The Electric Man marks the first full-length Flagship release as a duo. The band’s first full-length album came out when they were a full band featuring the aforementioned Grant Harding (keys), along with Matthew Padgett (guitar) and Chris Comfort (bass). When Harding and Comfort decided to leave the band, Margolnick and Finster made the courageous decision to become a duo and released their first EP, Faded, in 2015, featuring “I Want You,” which reached No. 20 on Hype Machine. Becoming a duo opened up new avenues of production and collaboration that made the recording process not just easier, but resulted in their most musically adventurous release to date.

“It’s just easier being a duo,” admits Finster. “We both play several instruments and it allowed for more creative flexibility. It also opened more doors because were able to use more technology and add electronic stuff, like different synths and vibraphone and samples, which gave it more texture and layers.” Adds Margolnick, “It’s still us. It’s traditional live sounds, just peppered with the use of more technology. It expanded our sound without really changing it.” Waronker says that the “amazing synergy and creative excitement” in making the record made the process “magical.”

It’s Margolnick and Finster’s shared sense of musical adventure and emphasis on emotionally rich songs that bonded the two musicians when they first met several years ago. At the time, Margolnick was performing as a solo artist after disbanding his band, Flagship Brigade, and Finster was playing in Campbell the Band, in the close-knit Charlotte music scene, which also featured Harding and Padgett. Margolnick sat in with Campbell the Band one night and soon after used the band as his backing band for one of his solo shows. “When I first met Drake, I remember thinking, ‘Wow, I love his songwriting abilities’. It actually blew my mind. We connected personally and musically.”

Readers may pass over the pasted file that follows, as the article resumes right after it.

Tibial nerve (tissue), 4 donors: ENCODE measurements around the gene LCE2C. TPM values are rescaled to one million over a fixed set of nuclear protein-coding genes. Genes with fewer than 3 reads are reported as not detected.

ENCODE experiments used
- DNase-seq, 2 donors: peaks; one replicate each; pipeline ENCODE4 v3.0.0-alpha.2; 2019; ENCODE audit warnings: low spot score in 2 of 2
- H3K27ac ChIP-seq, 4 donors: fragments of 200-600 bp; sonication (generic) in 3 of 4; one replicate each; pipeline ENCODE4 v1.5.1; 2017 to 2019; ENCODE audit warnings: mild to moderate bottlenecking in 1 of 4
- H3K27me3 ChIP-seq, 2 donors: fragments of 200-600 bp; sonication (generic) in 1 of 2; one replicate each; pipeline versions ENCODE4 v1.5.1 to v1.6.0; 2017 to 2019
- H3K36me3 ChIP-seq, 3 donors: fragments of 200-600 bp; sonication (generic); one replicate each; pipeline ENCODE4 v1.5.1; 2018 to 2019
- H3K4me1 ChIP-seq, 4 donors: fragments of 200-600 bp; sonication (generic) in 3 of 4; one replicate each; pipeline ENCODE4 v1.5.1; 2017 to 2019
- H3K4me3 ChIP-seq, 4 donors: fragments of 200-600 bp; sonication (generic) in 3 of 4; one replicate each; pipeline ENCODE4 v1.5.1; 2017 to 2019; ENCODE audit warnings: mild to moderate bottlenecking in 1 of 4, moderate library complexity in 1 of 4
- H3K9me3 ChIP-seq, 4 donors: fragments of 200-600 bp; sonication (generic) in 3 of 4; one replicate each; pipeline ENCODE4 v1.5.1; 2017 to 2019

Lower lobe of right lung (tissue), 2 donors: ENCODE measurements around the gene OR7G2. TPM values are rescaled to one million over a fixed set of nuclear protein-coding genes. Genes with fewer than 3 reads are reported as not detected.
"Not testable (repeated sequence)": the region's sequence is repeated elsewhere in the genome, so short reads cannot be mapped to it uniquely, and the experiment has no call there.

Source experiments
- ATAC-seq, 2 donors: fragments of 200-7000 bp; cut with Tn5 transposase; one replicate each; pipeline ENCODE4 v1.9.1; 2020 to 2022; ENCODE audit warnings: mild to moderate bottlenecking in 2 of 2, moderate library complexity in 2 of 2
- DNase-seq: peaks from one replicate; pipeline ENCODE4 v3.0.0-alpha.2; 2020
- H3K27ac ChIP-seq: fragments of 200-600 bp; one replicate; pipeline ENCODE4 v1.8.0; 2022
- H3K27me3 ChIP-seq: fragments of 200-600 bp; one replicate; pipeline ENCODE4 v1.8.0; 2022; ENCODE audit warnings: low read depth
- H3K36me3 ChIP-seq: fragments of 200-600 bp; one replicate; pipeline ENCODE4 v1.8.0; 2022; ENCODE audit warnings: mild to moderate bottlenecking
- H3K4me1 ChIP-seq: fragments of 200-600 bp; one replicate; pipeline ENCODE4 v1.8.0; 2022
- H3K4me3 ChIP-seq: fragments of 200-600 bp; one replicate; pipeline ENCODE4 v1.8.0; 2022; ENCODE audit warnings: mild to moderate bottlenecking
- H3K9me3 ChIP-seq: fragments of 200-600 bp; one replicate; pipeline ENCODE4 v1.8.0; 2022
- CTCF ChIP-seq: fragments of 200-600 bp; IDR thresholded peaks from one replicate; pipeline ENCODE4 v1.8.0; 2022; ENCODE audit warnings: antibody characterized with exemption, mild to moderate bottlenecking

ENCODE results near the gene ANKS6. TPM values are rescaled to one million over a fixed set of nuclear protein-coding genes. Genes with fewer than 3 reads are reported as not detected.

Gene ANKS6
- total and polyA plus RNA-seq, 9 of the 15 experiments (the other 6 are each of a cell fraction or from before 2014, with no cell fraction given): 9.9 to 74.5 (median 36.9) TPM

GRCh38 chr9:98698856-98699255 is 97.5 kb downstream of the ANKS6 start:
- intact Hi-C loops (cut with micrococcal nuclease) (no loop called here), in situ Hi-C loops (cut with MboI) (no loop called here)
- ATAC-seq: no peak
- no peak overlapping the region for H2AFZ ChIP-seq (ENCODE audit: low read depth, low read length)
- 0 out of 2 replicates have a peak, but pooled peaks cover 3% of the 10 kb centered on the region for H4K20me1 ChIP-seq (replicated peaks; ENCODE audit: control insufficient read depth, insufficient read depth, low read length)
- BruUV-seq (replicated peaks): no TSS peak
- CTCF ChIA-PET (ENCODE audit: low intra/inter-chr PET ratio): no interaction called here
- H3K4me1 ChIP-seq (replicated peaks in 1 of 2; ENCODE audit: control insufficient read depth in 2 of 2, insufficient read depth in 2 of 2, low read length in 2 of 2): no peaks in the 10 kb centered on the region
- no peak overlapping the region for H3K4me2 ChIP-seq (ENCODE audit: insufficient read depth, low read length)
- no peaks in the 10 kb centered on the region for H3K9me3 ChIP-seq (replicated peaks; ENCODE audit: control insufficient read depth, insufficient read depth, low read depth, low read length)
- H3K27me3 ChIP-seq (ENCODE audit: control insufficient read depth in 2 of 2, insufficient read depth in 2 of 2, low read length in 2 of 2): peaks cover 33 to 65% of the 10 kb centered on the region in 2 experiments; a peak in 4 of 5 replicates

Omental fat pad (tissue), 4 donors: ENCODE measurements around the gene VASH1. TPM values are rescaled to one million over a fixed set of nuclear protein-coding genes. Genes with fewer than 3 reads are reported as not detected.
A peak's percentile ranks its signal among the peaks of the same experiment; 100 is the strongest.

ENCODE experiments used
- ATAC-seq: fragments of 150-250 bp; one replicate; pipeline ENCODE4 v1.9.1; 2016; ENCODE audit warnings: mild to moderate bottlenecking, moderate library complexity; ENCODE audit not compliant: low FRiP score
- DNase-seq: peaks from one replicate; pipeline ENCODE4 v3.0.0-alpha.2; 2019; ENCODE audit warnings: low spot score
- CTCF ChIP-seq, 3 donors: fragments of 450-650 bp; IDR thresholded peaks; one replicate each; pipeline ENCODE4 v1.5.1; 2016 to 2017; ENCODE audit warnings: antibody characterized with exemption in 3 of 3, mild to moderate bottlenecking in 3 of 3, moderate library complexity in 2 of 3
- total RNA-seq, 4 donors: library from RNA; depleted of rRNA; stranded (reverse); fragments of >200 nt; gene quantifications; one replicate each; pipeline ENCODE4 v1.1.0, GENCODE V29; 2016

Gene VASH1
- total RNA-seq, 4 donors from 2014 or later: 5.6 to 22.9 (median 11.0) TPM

The band released their debut EP, blackbush, on Bright Antenna in 2012 followed by a self-titled full-length in 2013, which was produced by Ben Allen (Animal Collective, Washed Out). “Life Underwater” from Flagship reached No. 17 on Sirius XM AltNation and the Love Thy Brother remix of the song hit No. 10 on Hype Machine Remix and No. 30 on Hype Machine. “Life Underwater” has also garnered nearly 2 million plays on Spotify and 200,000+ views on YouTube. MTV gave them Buzzworthy nods in 2013, and they’ve been featured in Billboard, Nylon, Filter, American Songwriter, FMBQ, and others. Nylon Guys magazine “fell in love” with the band. Filter called them “immediately captivating and unique, largely due to the impressive vocals by singer/songwriter Drake Margolnick.” EARMILK said they are “quickly establishing themselves as a band with an eloquent and emotionally stirring sound.”

With a live show as captivating as their records, Flagship landed opening slots for Kings of Leon, The Black Keys, The Shins, Iron & Wine, Little Daylight, Terraplane Sun, and The Wombats, and played memorable sets at such festivals as South by Southwest in Austin, Bottle Rock Festival in Napa Valley, and others. The band also garnered hometown praise by being voted Best Local Band for Charlotte magazine’s 2013 Bob Awards. With The Electric Man, Flagship set out to create a timeless sounding record that would capture the emotions and dynamics of the songs. Another mission accomplished.